HAZLETON, Pa. – Elvis Soto's variety store used to make money. But few customers have been walking through his door lately, and his merchandise — calling cards, cell phones, car stereos, clothing — is collecting dust on the shelves.
With bills mounting, Soto might have to take another job to stay afloat financially, and may even close the store.
On Wednesday, a tough, first-of-its-kind law targeting illegal immigrants goes into effect in this small hillside city in northeastern Pennsylvania. But the evidence suggests many Hispanics — illegal or otherwise — have already left.
That, in turn, has hobbled the city's Hispanic business district, where some shops have closed and others are struggling to stay open.
"Before, it was a nice place," said Soto, 27, who came to the United States from the Dominican Republic a decade ago. "Now, we have a war against us. I am legal but I feel the pressure also."
The ordinance, approved by City Council in September, imposes fines on landlords who rent to illegal immigrants and denies business permits to companies that give them jobs. The law empowers the city to investigate written complaints about a person's immigration status, using a federal database.
Mayor Lou Barletta, chief proponent of the new law, contends illegal immigrants have brought drugs, crime and gangs, overwhelming police and municipal budgets. He announced the crackdown in June, a month after two illegal immigrants from the Dominican Republic were charged in a fatal shooting.
At Isabel's Gifts, owner Isabel Rubio said business is so bad that she and her husband have put their house up for sale, moved into an apartment above their store and started dipping into their savings.
"I am in a lot of stress right now," said Rubio, 50, a Colombian who moved to Hazleton 24 years ago. "Every day, we hope to have a good day."
Opponents sued on Monday to block the law and a companion measure, saying they trample on the federal government's exclusive power to regulate immigration.
"These ordinances are nothing more than an officially sanctioned witch hunt," said Cesar Perales, president of the Puerto Rican Legal Defense and Education Fund, a group representing plaintiffs in the case. They include the Hazleton Hispanic Business Association, several illegal immigrants, landlords and a restaurateur.
The mayor said he would fight all the way to the Supreme Court if necessary, saying the ordinance is "as bulletproof as we can get it."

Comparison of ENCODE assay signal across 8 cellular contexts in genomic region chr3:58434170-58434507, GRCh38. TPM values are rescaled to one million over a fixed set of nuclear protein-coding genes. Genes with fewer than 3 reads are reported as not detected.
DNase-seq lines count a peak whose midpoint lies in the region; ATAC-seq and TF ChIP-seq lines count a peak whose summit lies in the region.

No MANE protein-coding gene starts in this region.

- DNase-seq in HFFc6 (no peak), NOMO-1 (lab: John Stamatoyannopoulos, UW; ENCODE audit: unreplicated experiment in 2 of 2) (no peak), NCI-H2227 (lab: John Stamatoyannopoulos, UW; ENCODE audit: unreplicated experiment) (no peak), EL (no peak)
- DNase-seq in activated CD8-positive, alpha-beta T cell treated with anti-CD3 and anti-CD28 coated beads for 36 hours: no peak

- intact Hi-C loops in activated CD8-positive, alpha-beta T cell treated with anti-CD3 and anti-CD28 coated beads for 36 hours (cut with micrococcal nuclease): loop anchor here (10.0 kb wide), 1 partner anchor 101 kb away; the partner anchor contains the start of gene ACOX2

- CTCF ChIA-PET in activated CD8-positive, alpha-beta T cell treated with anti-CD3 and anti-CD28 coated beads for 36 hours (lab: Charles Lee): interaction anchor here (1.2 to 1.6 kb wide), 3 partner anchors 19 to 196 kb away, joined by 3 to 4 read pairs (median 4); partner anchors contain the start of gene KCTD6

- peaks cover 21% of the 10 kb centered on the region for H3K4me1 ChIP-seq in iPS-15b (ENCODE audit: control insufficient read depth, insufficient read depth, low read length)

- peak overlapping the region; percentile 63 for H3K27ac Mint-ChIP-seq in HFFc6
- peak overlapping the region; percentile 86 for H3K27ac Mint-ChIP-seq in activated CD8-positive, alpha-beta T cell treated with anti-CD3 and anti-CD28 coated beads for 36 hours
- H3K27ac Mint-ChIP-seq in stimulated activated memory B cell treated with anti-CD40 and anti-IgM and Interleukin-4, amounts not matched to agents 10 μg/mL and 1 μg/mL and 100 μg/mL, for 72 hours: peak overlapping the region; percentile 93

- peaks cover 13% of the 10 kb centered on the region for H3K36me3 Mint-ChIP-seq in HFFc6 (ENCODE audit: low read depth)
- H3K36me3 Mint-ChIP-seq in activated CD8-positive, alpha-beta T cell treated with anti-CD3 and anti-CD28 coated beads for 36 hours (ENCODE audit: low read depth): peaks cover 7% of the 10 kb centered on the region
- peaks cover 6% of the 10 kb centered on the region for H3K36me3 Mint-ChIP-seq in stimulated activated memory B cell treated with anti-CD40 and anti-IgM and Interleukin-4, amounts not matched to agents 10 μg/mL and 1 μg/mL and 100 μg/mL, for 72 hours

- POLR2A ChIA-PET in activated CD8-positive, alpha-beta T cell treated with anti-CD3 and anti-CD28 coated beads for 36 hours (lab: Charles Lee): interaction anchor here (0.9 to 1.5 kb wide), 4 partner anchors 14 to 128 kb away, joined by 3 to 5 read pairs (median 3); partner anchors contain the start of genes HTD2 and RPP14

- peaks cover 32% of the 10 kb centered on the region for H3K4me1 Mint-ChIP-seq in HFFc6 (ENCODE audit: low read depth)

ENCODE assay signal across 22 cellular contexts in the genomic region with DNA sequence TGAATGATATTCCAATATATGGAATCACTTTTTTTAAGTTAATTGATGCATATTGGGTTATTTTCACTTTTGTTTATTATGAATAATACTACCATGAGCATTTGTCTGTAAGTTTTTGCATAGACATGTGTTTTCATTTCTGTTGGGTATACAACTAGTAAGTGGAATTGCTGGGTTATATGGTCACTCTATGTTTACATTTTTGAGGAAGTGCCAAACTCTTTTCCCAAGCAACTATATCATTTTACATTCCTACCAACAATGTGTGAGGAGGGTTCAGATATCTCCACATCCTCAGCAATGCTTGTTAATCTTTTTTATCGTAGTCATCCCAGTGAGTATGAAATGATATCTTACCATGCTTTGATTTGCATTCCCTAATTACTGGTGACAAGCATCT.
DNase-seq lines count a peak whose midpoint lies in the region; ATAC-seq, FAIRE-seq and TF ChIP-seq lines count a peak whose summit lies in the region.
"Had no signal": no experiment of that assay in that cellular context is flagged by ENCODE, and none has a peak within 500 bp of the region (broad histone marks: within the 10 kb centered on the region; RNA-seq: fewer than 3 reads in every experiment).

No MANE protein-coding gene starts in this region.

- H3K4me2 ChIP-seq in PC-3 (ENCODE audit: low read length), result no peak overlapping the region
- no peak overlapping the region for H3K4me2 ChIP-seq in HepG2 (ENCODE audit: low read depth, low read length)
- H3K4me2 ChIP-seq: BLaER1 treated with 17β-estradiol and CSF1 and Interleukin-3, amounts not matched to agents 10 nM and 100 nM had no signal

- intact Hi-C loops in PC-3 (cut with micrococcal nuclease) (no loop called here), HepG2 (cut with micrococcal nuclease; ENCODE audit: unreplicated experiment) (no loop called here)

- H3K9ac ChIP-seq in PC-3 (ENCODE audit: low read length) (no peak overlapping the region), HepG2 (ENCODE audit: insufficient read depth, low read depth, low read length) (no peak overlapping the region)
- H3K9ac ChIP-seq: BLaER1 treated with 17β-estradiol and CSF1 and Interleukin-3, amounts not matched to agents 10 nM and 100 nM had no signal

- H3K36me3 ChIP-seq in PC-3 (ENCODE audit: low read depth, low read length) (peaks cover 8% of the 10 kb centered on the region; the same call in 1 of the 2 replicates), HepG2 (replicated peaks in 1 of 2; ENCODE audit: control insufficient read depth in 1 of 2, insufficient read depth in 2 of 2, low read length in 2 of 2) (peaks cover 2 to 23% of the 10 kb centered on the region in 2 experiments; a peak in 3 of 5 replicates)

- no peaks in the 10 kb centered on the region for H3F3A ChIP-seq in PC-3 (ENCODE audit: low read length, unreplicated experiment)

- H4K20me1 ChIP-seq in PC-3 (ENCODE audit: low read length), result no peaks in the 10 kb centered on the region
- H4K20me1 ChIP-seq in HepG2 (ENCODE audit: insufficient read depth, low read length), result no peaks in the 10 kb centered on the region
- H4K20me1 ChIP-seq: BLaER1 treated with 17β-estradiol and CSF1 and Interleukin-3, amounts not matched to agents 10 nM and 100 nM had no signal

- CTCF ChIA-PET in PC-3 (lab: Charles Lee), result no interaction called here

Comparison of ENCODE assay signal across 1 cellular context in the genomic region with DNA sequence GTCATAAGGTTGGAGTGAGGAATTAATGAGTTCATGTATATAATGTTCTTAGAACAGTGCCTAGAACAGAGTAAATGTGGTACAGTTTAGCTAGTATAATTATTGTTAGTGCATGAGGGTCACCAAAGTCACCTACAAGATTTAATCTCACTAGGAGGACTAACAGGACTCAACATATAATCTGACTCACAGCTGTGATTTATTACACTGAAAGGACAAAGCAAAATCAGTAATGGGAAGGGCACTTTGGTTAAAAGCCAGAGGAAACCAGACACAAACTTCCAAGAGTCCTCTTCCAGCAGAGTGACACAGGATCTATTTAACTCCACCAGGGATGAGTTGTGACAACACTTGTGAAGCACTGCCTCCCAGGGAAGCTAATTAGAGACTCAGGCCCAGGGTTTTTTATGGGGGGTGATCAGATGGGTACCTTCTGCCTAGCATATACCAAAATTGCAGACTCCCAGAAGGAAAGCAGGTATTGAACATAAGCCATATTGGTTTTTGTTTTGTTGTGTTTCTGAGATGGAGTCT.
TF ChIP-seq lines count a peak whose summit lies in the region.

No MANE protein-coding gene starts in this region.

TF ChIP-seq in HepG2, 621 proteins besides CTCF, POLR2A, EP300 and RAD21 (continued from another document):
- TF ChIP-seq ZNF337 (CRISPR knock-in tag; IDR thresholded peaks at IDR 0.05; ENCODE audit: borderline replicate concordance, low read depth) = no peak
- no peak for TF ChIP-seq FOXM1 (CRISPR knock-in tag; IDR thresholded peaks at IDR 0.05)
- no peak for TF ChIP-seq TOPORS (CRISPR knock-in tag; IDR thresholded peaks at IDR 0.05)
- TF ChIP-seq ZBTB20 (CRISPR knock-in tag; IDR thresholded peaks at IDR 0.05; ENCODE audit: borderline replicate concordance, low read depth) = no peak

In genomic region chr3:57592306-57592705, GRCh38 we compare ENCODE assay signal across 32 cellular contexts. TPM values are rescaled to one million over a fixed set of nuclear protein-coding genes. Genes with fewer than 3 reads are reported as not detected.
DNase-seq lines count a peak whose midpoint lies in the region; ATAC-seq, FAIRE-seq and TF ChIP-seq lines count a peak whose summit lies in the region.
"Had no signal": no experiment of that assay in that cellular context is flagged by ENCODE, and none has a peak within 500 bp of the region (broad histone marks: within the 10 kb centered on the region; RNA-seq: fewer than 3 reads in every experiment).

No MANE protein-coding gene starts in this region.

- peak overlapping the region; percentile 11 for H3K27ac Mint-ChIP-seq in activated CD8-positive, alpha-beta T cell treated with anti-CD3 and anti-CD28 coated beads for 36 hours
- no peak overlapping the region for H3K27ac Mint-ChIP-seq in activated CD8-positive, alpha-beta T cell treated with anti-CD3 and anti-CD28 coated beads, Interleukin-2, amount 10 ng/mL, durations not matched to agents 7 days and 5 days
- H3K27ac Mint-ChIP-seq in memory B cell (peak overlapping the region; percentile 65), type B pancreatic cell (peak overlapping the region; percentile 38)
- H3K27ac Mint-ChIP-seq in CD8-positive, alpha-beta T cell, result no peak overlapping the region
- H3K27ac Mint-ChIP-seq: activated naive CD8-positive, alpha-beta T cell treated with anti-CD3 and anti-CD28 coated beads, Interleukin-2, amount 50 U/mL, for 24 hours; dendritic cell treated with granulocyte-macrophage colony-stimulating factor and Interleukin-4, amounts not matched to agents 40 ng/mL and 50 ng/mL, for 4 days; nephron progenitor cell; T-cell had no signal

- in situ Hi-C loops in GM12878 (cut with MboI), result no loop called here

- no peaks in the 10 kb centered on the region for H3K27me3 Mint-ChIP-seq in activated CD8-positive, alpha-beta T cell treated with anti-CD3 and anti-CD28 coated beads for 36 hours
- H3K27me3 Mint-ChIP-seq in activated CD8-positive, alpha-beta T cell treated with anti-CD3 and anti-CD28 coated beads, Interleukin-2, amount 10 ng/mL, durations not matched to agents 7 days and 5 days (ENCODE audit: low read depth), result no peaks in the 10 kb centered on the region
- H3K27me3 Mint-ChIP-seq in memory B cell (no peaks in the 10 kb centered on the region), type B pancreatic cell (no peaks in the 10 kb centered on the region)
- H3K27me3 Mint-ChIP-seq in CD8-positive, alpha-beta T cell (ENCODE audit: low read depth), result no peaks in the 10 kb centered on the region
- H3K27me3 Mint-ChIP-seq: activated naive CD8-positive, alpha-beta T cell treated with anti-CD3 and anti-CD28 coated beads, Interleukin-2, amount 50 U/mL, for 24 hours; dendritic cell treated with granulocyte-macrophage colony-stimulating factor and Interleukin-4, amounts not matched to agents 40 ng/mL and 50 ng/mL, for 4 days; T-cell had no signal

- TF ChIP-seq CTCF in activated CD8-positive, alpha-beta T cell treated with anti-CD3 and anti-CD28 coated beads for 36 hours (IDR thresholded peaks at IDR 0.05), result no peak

Hispanics began settling in large numbers in Hazleton several years ago, lured from New York, Philadelphia and other cities by cheap housing, low crime and the availability of work in nearby factories and farms. The city, situated 80 miles from Philadelphia, estimates its population has increased from 23,000 to 31,000 over the past six years, with Hispanics now representing 30 percent of the population.
No one knows how many of the new arrivals came to the United States illegally, but assimilating such a large number of people, many of whom speak little English, in such a short amount of time has been difficult.
Many white residents resent the newcomers, complaining about rising crime and overburdened schools. Tensions have flared over relatively minor annoyances such as loud music and double parking.
"You don't like the big-city stuff coming here," said insurance agent Vincent Santopoli, 49, a lifelong resident. "We're not used to it."
Barletta, who has risen from political obscurity to become a darling of anti-illegal immigration activists nationwide, said he sympathizes with struggling Hispanic business owners. But he said the fact their revenues are down is proof the city had a problem with illegal immigration.
"I've said from the beginning my goal was to make Hazleton one of the toughest cities in America for illegal aliens," he said. "Today, if I was an illegal alien, I certainly wouldn't pick Hazleton as my home."
Police Chief Bob Ferdinand said his officers appear to be responding to fewer calls. But on Oct. 20, a legal immigrant from the Dominican Republic was accused of shooting and killing two Hispanic men, one in the country illegally.
Todd Betterly, 37, who was awakened by the gunshots, said the killings are proof the crackdown is necessary.
"There is absolutely nothing wrong with trying to find out who belongs here and who doesn't," he said. "If we could have stopped one murder by knowing where these people are, isn't it worth it?"
A second ordinance going into effect Wednesday requires tenants to register their name, address and phone number at City Hall and pay $10 for a rental permit. Landlords who fail to make sure their tenants are registered can be fined $1,000, plus a penalty of $250 per tenant per day. The goal is to discourage illegal immigrants from even trying to rent in Hazleton.
A 32-year-old Mexican who slipped into the United States nine years ago to find work said he has no intention of registering.
"What is the mayor gaining by this law? I'm not a drug trafficker, I don't run around in gangs. I do my job and I go home to my family," said the married father of two, who spoke on condition of anonymity because of his immigration status.
Pennsylvania native Kim Lopez and her husband, Rudy, a Mexican immigrant, closed their grocery store Oct. 1 after business tailed off dramatically over the summer. They lost more than $10,000 — their life savings.
"Everyone was running scared and left town," said Lopez, 39. "We had customers who came in who were legal citizens and they didn't want the harassment and hassle and told us they were leaving."